Treatment Options for Shoulder & Elbow Fractures
Dr. Joy will order x-rays of the injured area to confirm the fracture and determine a treatment plan. In many cases, shoulder and elbow fractures can be treated without surgery. However, if the fracture is more complex and requires surgical intervention, Dr. Joy has extensive experience with surgical treatment options as well.
Treatments for shoulder & elbow fractures may include the following:
- Applying a cast or splint to hold the bones in place as they heal. This is typically done if the fracture is stable after the bones have been repositioned.
- Surgery to place plates and screws to hold the bones together. This may be done if the fracture is less stable, or if the bone has fractured into multiple pieces.
- Shoulder replacement surgery may be recommended for proximal humerus fractures if the ball portion of the shoulder joint has completely broken off from the rest of the bone. Shoulder replacement may also be recommended for elderly patients to help them maintain their independence after a shoulder injury.
- Elbow replacement may be recommended for more severe elbow fractures. This procedure may also be recommended for older patients with fragile bone quality, when repairing the broken fragments are not possible. These factors make it more difficult for the fracture to heal.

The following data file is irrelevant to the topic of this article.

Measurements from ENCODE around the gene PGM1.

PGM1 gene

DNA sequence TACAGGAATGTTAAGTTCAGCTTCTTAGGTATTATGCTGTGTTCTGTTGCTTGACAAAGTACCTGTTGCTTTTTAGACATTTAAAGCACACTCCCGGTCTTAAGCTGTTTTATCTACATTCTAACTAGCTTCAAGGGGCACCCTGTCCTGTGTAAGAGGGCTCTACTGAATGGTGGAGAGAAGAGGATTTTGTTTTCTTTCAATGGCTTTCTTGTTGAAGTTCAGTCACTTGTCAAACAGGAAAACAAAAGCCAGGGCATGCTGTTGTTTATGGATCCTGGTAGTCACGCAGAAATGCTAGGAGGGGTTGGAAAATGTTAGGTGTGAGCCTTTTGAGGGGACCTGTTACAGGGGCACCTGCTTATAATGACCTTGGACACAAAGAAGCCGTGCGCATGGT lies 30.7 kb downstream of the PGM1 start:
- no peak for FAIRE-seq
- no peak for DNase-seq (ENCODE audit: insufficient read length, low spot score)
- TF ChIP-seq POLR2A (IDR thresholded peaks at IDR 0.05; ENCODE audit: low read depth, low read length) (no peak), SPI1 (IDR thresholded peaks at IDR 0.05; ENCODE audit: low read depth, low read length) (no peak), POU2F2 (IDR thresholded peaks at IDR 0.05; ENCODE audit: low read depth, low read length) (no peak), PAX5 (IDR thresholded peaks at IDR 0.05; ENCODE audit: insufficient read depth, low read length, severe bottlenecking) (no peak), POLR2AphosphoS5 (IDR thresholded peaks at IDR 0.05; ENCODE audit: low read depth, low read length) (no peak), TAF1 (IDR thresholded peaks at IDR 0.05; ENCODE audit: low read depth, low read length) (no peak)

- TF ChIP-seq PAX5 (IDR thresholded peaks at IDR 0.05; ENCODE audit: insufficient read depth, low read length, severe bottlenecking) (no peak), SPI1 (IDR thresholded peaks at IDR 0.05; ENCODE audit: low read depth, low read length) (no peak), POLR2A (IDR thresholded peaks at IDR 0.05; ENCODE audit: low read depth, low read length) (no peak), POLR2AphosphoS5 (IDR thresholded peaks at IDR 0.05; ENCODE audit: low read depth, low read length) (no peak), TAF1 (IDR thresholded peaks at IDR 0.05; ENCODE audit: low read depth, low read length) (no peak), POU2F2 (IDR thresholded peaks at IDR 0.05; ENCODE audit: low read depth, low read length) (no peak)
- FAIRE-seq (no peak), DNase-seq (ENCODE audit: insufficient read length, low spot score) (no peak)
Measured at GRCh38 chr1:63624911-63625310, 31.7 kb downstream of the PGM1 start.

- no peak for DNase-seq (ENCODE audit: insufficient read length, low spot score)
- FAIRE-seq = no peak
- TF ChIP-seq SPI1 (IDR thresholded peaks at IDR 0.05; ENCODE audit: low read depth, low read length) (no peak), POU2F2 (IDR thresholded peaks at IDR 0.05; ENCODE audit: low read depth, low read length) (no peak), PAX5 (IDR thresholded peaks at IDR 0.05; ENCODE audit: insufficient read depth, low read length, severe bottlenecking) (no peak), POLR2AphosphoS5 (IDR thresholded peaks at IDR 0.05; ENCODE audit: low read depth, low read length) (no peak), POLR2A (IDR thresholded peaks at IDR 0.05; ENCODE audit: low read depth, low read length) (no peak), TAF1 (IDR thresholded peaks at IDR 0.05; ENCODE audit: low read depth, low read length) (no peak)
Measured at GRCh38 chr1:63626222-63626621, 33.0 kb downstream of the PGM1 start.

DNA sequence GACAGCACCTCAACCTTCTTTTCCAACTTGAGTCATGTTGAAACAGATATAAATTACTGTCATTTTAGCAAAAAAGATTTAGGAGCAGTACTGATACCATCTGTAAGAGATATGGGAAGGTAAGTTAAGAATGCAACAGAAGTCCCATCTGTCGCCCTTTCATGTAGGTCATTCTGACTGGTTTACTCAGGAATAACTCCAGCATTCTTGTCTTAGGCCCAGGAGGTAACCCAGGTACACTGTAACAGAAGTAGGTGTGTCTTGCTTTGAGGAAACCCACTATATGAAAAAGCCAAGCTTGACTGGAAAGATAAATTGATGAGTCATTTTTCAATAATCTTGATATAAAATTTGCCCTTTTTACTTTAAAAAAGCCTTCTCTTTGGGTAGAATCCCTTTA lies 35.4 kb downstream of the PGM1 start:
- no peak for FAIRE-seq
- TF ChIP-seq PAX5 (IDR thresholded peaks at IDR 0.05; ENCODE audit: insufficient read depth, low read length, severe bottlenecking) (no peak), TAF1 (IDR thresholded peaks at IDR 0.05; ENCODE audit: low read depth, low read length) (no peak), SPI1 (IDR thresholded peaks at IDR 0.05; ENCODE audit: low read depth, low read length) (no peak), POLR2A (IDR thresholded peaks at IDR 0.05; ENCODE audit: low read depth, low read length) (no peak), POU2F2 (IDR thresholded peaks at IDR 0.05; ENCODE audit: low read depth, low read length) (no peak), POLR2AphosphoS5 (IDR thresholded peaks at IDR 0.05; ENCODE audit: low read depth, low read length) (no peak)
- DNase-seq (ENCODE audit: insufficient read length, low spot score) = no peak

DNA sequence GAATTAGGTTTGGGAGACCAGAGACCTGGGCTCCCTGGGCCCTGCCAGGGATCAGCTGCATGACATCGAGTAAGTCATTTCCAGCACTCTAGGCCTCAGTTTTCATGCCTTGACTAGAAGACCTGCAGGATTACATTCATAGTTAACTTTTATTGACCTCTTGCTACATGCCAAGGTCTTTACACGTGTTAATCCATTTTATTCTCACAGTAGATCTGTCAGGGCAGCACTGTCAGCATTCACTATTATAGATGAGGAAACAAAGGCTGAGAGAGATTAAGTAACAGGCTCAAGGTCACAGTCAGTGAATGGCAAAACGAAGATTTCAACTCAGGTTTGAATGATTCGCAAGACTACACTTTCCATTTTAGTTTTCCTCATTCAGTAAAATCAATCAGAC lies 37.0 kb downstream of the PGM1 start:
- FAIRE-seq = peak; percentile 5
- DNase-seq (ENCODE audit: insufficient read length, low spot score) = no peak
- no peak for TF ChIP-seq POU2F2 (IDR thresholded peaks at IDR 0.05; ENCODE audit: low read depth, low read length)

In all cases, Dr. Joy sees patients for frequent followup visits, especially within the first 6 weeks of treatment. During these visits, takes x-rays to ensure the bones are remaining in place and evaluate the patient’s progress in healing.
Recovering from Shoulder & Elbow Fractures
Many patients with shoulder and elbow fractures stay in the hospital for 1 - 2 nights, especially in cases where surgery was needed. Medications will be given to help manage pain.
Full recovery ultimately depends on the type of fracture, the severity of the fracture, and the patient’s progress in healing. Generally speaking, shoulder and elbow fractures can take six weeks to several months to completely heal. However, every patient will progress at a different pace, and Dr. Joy creates individualized treatment and recovery plans for fracture cases for this reason. Frequent followup visits allow Dr. Joy to evaluate the patient’s progress and determine when it is safe to resume activities.
Rehabilitation is also an important part of recovery. Dr. Joy will advise when it is safe to begin moving the shoulder or elbow. Patients may choose to work with a physical therapist for rehabilitation, or Dr. Joy can demonstrate at-home exercises to help regain joint function after a shoulder or elbow fracture.
Shoulder & Elbow Fracture Treatment in Tinley Park, IL
Dr. Edward Joy has extensive experience in treating shoulder and elbow fractures, including complex cases, with surgical and nonsurgical methods. He also trained at the world-renowned Cleveland Clinic for shoulder and elbow surgery. He develops customized treatment plans for each fracture patient based on their needs. If you would like to schedule an appointment with Dr. Joy, please call our office at (708) 429-3455 or request an appointment online.